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Gamer anger grows as SimCity debacle threatens to turn ugly

UPDATE: Amazon pulls digital sales, EA addresses concerns... sort of.

UPDATE 3: Maxis general manager Lucy Bradshaw responded to the outrage over SimCity being unplayable in many part of the world due to server issues and DRM.

Bradshaw sent the following statement to Kotaku where she assured everyone that new servers are being added as we speak and more will be added over the weekend.

"Thousands of players across the world are playing and having a good experience - in fact, more than 700,000 cities have been built by our players in just 24 hours. But many are experiencing server instability and consequently, the rollout in North America has been challenging. It's also now evident that players across Europe and Asia are experiencing the same frustration."

"Our priority now is to quickly and dramatically increase the number and stability of our servers and, with that, the number of players who can simultaneously access the game. We added servers today, and there will be several more added over the weekend. We're working as hard as possible to make sure everyone gets to experience the amazing game we built in SimCity."

Regrettably, Bradshaw did not address why there isn't an offline mode or what - if anything - EA will give back to early adopters of the broken title.

UPDATE 2: Online mega-retailer Amazon has temporarily pulled digital copies of SimCity from its shop, following the game's US server issues that have rendered the always online game entirely unplayable.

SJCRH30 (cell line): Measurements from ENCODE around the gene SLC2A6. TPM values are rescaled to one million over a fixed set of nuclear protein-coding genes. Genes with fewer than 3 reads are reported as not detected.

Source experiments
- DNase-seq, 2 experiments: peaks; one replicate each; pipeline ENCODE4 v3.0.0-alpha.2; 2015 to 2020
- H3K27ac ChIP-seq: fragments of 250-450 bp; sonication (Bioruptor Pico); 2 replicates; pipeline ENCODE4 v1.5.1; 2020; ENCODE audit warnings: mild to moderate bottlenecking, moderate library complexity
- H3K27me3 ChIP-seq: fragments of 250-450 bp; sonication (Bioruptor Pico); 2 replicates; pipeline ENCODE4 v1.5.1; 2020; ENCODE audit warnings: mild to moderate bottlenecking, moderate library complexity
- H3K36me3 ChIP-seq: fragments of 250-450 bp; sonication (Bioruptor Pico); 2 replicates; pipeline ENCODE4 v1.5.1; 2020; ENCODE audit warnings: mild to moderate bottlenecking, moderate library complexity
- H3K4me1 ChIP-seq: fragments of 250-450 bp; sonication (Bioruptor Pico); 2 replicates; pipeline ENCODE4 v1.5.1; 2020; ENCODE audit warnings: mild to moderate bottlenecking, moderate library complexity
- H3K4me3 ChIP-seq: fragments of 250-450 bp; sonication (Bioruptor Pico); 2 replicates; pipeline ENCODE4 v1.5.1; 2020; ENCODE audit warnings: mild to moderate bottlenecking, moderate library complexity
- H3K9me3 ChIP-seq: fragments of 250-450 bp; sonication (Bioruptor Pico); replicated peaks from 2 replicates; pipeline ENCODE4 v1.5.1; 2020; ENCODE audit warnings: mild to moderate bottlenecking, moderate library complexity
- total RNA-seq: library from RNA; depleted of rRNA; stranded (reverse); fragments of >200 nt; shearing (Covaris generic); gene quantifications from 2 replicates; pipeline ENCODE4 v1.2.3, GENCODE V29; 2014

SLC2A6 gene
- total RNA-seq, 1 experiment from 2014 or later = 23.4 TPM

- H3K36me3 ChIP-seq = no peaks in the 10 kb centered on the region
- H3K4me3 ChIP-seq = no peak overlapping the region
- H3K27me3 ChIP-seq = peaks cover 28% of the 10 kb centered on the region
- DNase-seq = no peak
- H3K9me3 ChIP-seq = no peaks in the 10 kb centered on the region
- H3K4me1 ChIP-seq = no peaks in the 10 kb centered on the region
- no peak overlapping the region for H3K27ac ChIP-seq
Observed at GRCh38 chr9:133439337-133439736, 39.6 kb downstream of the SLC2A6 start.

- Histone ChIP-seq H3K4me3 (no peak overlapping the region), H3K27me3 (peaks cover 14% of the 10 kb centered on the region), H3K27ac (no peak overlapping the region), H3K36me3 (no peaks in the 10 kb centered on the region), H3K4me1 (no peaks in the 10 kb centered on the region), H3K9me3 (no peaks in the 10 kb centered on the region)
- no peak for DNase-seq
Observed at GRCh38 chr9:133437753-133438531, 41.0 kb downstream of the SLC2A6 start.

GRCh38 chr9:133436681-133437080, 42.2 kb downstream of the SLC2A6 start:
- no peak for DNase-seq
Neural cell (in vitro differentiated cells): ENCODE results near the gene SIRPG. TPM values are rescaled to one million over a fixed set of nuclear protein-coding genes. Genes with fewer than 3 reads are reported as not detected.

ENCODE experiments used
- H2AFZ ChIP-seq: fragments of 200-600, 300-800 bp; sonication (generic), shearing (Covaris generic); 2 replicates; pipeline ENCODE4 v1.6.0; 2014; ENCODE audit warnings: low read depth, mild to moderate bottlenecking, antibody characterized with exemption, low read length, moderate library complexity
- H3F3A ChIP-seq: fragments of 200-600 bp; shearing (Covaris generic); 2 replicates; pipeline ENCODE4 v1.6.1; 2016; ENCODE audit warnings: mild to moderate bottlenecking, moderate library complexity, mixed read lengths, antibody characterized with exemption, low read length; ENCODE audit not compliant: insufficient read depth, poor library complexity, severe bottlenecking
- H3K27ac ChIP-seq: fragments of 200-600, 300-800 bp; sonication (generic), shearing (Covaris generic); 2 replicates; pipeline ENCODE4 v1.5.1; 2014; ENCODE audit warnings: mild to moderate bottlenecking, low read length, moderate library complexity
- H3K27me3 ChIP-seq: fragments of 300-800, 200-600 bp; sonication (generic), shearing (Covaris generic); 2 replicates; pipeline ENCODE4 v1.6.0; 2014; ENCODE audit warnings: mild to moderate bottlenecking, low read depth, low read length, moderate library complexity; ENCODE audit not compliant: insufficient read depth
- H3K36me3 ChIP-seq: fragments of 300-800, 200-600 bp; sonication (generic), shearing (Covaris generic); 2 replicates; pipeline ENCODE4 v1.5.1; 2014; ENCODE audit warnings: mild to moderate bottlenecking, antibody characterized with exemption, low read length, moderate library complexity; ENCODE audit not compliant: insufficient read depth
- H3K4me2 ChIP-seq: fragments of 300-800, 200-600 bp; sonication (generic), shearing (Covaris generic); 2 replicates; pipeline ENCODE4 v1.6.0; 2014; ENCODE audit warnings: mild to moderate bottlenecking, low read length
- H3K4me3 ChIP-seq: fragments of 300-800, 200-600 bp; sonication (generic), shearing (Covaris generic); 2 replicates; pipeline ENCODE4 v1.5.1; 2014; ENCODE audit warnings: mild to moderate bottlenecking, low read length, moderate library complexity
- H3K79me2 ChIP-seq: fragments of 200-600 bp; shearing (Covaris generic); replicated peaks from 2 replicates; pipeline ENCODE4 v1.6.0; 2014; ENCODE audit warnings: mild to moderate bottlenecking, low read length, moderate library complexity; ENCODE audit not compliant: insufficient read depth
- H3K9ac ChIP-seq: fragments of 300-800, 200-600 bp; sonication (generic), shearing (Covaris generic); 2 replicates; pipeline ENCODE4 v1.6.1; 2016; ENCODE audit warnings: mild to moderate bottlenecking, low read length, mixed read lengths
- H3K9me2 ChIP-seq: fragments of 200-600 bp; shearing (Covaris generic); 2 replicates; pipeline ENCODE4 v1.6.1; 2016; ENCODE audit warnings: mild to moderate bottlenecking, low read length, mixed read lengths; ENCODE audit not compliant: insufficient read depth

Under the item's description it reads, "Important Note on "SimCity: Many customers are having issues connecting to the 'SimCity' servers. EA is actively working to resolve these issues, but at this time we do not know when the issue will be fixed. Please visit for more information."

As of now the game's user rating is one our of five stars. Out of a total of 986 reviews 879 rated the game a one.

"Your $60 game is now a $60 Frisbee," read the top-rated user review. "There is no reason at all that anyone who shells out top-dollar for an over-hyped game should have to sit in a queue for hours at a time to even reach the main menu. The queue makes NO mention of your spot in line, and only says, 'ATTEMPTING to reconnect in: (20 minute countdown).'"

Meanwhile, EA's Origin Twitter account noted, "We will not ban players for requesting refunds. Please review our returns & cancellations policy."

Said policy explained that "All physical products purchased through our Origin Store come with a 14-day unconditional guarantee. If you don't like it, you can return it within 14 days of its delivery for a prompt refund - no questions asked!"

This generous return policy does not extend to digital sales. "As a general policy, EA does not offer refunds on any products downloaded through Origin," said EA in its FAQ.

UPDATE: EA is disabling "non-critical gameplay features" within SimCity in a bid to wrestle the game's server issues under control.

"We are continuing to do everything we can to address the server issues," a spokesperson announced via the official EA forum. "In the meantime, so that we can give you as good an experience as possible, we are in the process of deploying a hotfix to all servers.

"This includes various improvements and also disables a few non-critical gameplay features (leaderboards, achievements and region filters). Disabling these features will in no way affect your core gameplay experience."

There was no mention of when these features would return.

"We will continue to let you know as we have more information," EA concluded. "We know it has been said before, but we do appreciate your patience as we complete this latest update. Getting you playing is our absolute highest priority."

ORIGINAL STORY: Gamer anger in the US is growing after day two of the SimCity server debacle.

Yesterday EA took the SimCity servers offline - rendering the always-online game unplayable - in an effort to improve stability after two days of connection errors and bugs.